Sunday, March 20, 2011
Frankie Lee Sims - Rhumba My Boogie / I'll Get Along Somehow (Specialty 487)
"Rhumba My Boogie"
"I'll Get Along Somehow"
Frankie Lee Sims' Lucy Mae Blues LP on Specialty, released in 1970 (but kept in print through the '90s), and drawn from sessions made in Dallas in 1953-54, is probably the single finest blues album by a Texas artist. The only contenders for that title are Lightnin's Herald album and/or Lightnin's Texas Blues Man LP. Sadly, it came out too late for it to benefit Sims, who died just before it was released. Sims should have been "rediscovered" in the early '60s, but wasn't.
Lucy Mae Blues was compiled by Barry Hansen, a man of impeccable taste. Hansen carefully listened to all of Sims's Specialty masters and selected the 12 best. For a long time, I assumed that these were "the complete" Specialty recordings of Frankie Lee Sims. Wrong. Hansen deliberately left out several masters, including both sides of this, Frankie's final Specialty single, from 1954.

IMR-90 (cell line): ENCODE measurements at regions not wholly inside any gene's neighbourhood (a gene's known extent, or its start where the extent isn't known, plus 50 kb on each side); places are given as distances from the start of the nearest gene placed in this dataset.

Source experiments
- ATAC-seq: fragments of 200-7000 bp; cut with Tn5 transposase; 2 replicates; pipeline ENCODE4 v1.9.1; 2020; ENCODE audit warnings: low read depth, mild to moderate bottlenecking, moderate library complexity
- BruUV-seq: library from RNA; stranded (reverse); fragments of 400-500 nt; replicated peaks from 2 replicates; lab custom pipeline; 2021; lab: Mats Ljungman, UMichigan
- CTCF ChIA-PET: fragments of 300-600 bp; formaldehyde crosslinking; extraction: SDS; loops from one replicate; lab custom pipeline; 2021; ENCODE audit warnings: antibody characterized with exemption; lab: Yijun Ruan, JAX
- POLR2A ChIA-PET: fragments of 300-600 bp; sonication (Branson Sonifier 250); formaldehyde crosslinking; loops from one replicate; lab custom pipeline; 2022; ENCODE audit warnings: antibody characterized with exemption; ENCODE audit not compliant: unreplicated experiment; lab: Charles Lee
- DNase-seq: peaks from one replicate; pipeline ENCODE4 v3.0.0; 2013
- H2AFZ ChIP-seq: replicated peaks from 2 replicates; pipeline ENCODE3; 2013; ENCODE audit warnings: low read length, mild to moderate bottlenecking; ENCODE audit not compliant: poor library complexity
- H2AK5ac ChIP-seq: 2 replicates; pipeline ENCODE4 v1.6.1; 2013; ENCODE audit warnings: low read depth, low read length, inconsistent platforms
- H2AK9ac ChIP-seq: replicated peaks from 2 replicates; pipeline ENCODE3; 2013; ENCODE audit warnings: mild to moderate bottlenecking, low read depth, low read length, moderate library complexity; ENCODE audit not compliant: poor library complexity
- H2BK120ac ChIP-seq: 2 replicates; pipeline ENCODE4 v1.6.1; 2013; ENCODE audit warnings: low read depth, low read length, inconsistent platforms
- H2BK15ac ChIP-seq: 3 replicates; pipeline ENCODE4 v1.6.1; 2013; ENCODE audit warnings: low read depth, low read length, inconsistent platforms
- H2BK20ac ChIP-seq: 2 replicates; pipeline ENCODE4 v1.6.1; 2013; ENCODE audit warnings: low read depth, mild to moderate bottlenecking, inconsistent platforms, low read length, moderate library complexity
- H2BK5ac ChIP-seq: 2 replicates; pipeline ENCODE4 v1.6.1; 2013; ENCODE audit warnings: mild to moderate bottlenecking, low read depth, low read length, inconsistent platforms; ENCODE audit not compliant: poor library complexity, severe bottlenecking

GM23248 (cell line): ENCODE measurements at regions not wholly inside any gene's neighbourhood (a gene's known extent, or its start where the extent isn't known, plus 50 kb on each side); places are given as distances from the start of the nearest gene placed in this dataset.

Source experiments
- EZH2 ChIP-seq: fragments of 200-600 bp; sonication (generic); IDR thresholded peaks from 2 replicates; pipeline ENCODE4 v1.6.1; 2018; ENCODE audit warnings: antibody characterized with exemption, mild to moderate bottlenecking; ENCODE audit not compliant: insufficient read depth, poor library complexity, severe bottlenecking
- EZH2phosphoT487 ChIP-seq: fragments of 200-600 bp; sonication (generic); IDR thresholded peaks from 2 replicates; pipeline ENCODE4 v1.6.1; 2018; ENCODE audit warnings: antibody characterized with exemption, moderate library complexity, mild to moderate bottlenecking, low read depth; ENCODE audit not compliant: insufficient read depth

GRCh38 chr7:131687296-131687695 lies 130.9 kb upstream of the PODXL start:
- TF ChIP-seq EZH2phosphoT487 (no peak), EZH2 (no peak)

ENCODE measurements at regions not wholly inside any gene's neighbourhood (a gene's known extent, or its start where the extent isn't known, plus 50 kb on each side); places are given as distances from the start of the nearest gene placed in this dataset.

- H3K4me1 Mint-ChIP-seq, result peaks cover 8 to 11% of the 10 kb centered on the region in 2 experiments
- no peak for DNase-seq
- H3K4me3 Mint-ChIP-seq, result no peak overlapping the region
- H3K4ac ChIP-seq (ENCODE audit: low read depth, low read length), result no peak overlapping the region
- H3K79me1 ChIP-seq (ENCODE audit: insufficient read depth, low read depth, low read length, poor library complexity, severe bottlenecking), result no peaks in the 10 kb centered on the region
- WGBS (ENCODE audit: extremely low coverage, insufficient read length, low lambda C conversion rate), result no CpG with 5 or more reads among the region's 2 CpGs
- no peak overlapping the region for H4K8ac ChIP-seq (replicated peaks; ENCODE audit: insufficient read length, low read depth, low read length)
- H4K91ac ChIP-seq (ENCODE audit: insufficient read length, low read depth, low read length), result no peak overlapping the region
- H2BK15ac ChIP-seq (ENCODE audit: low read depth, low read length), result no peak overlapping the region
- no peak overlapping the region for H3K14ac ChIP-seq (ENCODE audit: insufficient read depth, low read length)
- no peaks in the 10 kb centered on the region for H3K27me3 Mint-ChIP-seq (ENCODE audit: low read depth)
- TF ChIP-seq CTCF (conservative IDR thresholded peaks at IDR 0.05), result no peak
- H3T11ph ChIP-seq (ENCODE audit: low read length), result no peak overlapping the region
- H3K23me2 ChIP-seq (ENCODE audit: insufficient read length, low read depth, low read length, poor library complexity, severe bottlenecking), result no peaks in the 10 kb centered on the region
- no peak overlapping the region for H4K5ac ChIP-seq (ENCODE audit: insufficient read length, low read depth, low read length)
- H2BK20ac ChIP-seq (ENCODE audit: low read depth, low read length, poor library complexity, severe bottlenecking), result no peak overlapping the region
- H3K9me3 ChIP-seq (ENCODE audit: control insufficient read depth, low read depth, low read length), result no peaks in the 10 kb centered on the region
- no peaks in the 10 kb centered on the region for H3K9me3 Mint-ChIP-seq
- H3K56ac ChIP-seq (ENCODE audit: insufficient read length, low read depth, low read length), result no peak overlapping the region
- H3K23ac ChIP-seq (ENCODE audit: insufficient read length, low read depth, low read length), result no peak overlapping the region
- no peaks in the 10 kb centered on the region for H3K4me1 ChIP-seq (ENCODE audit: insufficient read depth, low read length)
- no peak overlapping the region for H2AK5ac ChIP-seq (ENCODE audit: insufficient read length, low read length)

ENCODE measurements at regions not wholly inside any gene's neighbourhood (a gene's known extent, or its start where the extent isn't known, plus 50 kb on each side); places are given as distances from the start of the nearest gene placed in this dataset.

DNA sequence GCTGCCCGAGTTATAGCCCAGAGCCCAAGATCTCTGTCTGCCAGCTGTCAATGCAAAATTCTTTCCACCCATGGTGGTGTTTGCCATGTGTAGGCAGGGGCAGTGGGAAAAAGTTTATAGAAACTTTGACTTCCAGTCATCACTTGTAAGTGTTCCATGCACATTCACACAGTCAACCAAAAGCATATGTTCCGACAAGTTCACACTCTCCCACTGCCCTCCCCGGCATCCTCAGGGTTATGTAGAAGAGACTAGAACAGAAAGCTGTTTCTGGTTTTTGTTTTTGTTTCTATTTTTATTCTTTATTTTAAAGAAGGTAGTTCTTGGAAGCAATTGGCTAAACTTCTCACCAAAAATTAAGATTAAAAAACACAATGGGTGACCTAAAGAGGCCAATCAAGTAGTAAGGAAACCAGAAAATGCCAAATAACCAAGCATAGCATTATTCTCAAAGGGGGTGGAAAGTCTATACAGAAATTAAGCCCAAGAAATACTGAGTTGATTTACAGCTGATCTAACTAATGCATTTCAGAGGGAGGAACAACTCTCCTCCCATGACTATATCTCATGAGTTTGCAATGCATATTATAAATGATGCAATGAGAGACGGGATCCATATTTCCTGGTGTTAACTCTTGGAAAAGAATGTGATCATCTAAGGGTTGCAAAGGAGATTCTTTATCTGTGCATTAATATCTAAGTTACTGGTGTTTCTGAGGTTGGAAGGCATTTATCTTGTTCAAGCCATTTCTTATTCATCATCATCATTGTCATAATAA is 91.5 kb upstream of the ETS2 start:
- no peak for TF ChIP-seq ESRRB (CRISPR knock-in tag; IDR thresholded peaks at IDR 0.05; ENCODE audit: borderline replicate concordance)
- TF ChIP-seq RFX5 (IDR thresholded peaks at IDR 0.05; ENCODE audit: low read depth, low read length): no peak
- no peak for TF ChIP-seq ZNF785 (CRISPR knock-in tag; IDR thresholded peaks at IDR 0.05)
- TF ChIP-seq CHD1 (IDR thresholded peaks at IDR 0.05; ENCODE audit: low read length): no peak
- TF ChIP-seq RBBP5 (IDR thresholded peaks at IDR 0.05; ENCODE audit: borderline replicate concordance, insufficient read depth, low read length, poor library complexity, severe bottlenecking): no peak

Above: Frankie Lee Sims c. 1969, among his huge collection of rare 78s and LPs.
I don't blame Hansen for leaving "Rhumba My Boogie" off the LP. It is the weakest track Sims ever recorded, a goofy attempt to cash in on the current pop craze for rhumbas. A rural Texas bluesman recreating himself as Xavier Cugat is not going to produce great music, but the music world being what it is, it isn't hard to picture "Rhumba My Boogie" becoming a huge hit and Sims becoming known as "The Texas Rhumba King" for the rest of his career. Billboard said on April 3, 1954, that "there's no denying the power of this Latinized R&B effort."
"I'll Get Along Somehow" is better, but only marginally, being a generic "Worried Life Blues" re-write.
Only one photograph of Sims exists, taken a year before he died by Chris Strachwitz, who also interviewed him. Sims was born in New Orleans and absorbed some of that city's culture (he claimed "Buddy Bolden's Blues" the first song he learned) but grew up in Marshall, Texas. One reason why he wasn't "rediscovered" might have something to do with the fact that he shot a man in Dallas ("drinking all that wine, all that mess") and must have spent some time in jail. As with everything else to do with Sims, the dates are hazy.
Below is the complete Sims interview by Chris Strachwitz. Click images to enlarge.
"Frankie Lee Sims" - Blues Unlimited #119